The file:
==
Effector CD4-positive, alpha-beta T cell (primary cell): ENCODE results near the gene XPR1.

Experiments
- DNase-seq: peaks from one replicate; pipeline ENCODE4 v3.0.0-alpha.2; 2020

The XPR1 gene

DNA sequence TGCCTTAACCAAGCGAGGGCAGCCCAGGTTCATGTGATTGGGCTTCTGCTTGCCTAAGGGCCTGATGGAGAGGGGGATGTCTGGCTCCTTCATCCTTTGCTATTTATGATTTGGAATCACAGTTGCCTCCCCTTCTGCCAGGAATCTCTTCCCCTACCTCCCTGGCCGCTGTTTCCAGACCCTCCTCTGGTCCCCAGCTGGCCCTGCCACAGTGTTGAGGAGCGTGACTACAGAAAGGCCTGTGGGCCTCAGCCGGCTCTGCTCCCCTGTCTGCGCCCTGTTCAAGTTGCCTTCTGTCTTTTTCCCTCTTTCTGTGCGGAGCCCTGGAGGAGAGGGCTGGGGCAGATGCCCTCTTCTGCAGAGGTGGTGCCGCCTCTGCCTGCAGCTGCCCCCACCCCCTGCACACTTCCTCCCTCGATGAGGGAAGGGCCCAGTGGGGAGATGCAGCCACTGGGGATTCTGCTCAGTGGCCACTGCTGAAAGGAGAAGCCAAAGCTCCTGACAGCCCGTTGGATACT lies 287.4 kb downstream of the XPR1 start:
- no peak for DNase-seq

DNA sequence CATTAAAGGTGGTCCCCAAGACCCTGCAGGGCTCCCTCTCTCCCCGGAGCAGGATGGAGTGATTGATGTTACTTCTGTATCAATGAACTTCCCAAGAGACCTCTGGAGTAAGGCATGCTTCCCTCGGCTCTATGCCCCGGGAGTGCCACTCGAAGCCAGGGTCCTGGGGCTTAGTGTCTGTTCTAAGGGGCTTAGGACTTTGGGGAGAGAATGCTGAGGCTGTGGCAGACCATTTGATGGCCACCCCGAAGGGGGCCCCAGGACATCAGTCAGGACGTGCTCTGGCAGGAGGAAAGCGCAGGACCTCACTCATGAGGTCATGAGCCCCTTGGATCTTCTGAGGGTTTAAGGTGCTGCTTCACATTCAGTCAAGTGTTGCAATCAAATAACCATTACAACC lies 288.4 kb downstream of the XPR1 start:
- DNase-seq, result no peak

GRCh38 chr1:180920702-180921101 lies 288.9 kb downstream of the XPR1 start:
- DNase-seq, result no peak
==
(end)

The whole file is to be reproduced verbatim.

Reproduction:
Effector CD4-positive, alpha-beta T cell (primary cell): ENCODE results near the gene XPR1.

Experiments
- DNase-seq: peaks from one replicate; pipeline ENCODE4 v3.0.0-alpha.2; 2020

The XPR1 gene

DNA sequence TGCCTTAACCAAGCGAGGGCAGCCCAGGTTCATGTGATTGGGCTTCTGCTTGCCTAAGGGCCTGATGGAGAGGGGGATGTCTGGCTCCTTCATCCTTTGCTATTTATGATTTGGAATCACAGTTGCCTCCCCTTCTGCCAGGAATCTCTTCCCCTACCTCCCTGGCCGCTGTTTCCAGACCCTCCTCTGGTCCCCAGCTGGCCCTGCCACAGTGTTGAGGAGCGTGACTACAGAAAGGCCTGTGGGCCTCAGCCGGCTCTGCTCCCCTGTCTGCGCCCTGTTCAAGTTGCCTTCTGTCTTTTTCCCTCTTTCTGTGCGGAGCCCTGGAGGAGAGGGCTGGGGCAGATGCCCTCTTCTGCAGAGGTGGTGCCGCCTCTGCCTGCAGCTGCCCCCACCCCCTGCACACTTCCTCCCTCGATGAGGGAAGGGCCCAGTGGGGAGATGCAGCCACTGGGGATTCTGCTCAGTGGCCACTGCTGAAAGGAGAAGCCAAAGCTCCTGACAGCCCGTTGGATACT lies 287.4 kb downstream of the XPR1 start:
- no peak for DNase-seq

DNA sequence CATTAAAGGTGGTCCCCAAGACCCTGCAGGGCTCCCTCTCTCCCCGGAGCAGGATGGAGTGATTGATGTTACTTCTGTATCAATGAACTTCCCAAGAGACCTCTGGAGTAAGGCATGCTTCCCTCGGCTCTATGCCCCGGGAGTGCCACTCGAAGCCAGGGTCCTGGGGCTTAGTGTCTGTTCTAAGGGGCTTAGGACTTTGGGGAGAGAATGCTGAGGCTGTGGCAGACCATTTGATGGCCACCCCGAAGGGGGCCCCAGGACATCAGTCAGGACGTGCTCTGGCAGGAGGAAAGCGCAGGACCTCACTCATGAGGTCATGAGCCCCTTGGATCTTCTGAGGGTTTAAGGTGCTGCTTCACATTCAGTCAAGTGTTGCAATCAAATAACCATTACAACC lies 288.4 kb downstream of the XPR1 start:
- DNase-seq, result no peak

GRCh38 chr1:180920702-180921101 lies 288.9 kb downstream of the XPR1 start:
- DNase-seq, result no peak